typhoon, simoom, or sirocco(p. 200)

Typhoon: violent storm occurring in South Asia, especially from July to October.

Simoom: sand-wind which sweeps across the African and Asian deserts in the spring and summer

Sirocco: oppressively hot wind, blowing from the north coast of Africa over the Mediterranean


Covent Garden ... cabbages and tomatoes (p. 201)

Covent Garden was the site of London’s fruit and vegetable market from 1671 until 1974, when it moved to a new site south of the river. It remains an area favoured by publishers and the like.


Mrs Little (p. 201)

Bingo Little and his future wife first appeared in The Inimitable Jeeves. They also appear without Jeeves and Wooster in some stories in the collection Eggs, Beans and Crumpets.


east of Leicester Square (p. 201)

Leicester Square is at the eastern end of London’s aristocratic district, Mayfair, a few streets west of Covent Garden.


pie (p. 201)

Trivial (contraction of ‘easy as pie’).

Coming of Bill (1920) i. v. 54 This Kid Mitchell was looked on as a coming champ in those days. I guess I looked pie to him.

Sam the Sudden (1925) xix. 156 ‘How do you propose to make your entry?’ ‘Easy as pie. Odd-job man. They always want odd-job men.’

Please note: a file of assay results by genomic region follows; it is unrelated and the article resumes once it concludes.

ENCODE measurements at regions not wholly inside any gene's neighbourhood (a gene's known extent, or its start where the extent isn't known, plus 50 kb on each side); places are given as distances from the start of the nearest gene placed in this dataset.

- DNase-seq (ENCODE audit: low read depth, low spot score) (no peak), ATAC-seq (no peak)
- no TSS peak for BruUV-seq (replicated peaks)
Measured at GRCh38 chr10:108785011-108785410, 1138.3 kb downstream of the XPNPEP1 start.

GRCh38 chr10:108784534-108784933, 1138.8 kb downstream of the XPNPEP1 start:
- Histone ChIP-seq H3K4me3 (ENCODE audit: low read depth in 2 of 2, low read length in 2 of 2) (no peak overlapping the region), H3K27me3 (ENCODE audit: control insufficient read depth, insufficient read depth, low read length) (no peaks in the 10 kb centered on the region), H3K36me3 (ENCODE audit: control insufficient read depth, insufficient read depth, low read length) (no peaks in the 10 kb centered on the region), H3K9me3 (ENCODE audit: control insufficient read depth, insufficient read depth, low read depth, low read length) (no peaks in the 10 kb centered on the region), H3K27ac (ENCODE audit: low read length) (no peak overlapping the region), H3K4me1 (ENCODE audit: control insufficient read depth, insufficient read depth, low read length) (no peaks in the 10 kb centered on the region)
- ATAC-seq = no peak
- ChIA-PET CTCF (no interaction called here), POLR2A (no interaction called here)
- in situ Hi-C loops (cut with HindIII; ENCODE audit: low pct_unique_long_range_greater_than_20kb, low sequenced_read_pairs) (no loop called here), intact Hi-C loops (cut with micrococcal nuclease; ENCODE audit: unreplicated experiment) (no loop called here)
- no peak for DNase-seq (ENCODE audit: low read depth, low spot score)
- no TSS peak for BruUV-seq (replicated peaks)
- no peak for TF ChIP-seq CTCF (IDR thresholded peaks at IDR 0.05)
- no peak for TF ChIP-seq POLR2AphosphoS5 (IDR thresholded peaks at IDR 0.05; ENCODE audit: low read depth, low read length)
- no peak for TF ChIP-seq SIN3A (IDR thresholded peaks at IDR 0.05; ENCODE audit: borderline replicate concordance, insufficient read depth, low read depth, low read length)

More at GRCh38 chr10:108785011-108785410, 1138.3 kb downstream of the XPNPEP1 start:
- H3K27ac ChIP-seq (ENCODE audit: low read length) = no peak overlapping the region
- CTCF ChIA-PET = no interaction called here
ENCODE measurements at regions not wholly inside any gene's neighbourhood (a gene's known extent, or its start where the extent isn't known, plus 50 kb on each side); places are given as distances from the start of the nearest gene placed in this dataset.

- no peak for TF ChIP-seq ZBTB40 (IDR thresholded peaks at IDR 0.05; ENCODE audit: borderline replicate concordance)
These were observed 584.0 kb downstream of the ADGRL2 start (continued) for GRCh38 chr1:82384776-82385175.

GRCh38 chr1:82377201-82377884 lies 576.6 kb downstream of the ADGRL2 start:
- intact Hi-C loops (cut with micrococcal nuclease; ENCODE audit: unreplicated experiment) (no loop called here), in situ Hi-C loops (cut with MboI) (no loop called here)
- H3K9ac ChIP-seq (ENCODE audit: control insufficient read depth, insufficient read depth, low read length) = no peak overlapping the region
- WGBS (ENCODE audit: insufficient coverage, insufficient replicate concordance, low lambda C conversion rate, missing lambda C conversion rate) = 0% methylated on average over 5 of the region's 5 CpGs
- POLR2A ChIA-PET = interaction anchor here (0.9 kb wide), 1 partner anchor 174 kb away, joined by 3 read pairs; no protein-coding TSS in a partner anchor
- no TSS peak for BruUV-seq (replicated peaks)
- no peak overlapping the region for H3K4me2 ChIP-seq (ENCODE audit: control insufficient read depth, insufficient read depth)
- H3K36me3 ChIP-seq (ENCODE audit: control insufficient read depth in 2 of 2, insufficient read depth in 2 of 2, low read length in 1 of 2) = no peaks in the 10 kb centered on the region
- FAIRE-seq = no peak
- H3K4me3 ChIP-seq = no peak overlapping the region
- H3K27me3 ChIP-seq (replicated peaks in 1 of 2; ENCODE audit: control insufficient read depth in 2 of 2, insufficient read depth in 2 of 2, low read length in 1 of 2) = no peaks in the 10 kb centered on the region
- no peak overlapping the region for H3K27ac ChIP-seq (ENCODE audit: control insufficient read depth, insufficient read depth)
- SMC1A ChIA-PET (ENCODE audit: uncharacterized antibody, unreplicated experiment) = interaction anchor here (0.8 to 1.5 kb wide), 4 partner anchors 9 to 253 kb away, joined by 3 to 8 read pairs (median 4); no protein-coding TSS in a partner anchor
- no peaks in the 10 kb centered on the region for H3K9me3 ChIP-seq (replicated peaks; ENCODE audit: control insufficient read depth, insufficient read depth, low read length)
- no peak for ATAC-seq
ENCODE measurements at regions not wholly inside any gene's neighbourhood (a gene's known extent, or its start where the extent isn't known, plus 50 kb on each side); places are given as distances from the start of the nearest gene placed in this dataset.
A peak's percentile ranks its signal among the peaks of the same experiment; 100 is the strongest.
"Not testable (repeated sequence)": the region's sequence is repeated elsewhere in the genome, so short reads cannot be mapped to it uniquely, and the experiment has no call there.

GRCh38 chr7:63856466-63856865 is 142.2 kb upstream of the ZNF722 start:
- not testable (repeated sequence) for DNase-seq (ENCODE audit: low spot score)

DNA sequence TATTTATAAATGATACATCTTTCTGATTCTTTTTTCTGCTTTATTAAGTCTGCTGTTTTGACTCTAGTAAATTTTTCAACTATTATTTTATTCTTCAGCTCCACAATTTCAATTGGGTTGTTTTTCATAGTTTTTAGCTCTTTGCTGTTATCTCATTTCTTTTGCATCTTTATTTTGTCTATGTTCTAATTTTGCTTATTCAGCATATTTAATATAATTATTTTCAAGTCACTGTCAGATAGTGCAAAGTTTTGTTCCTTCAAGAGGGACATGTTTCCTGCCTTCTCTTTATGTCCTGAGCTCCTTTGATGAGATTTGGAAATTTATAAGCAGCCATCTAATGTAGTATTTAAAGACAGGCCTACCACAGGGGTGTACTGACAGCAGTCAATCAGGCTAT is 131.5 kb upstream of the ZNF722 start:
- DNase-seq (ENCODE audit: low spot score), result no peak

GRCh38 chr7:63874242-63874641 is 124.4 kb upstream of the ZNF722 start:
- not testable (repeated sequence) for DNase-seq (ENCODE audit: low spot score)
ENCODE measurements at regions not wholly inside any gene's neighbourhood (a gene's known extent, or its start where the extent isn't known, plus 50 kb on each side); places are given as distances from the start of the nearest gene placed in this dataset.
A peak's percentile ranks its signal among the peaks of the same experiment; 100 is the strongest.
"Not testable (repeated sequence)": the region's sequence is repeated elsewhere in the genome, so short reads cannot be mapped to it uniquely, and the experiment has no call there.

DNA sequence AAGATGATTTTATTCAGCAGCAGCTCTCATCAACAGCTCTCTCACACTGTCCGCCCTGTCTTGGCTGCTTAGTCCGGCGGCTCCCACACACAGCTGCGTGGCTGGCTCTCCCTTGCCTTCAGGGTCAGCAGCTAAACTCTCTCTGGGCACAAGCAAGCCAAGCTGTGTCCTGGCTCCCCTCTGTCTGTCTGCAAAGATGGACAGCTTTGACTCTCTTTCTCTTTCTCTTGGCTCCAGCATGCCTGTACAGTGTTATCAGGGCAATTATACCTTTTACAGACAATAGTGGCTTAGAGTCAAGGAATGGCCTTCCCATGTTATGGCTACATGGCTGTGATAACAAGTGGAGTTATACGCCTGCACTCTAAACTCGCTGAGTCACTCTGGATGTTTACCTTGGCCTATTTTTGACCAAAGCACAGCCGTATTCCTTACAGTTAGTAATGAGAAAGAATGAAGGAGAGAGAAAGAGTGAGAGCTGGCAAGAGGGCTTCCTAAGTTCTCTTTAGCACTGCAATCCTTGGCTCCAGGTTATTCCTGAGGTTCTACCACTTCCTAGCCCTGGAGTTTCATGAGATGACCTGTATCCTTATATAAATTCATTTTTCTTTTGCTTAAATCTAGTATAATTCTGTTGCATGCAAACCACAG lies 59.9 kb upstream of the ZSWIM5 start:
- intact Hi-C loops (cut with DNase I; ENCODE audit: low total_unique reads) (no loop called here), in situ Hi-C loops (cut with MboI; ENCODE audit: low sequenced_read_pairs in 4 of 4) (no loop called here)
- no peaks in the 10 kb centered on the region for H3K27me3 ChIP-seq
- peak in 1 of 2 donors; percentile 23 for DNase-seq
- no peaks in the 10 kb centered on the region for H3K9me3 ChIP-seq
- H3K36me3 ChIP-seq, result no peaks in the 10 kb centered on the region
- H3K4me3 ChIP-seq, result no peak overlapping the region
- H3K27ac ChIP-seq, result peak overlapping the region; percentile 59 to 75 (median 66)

Pearls, Girls & Monty Bodkin (1972) iv. 53 Interesting Llewellyn in Silver River would be pie, but I’d also have to interest her, and she’s not the right woman for that.


hummers (p. 201)

Originally a hummer was someone or something that showed great activity, but by the early 20th century it had also colloquially come to mean someone or something of particular excellence.

Damsel in Distress (1920) xx. 235 Well, you can’t get there quicker than in my car. She’s a hummer.


a wicked ragout (p. 202)

“Wicked” in the slang sense of excellent seems to have come in early in the 20th century. A ragout is a kind of stew or goulash made with meat and vegetables.


the year Bluebottle won the Cambridgeshire (p. 202)

The Cambridgeshire Handicap, run at Newmarket in October, is one of the main races of the horseracing calendar. The horse Bluebottle appears to be fictitious. Wodehouse often avoids committing himself to a date by referring to a horserace.


got in amongst (p. 202)

Annoyed, upset. This sense seems to be peculiar to Wodehouse, and is not recorded in the OED.

Possibly it is a playful variant of “to get [in] amongst the enemy/the opposing team,” an expression Wodehouse might have picked up from reports of rugby matches in his schooldays.


ris de veau à la financière (p. 203)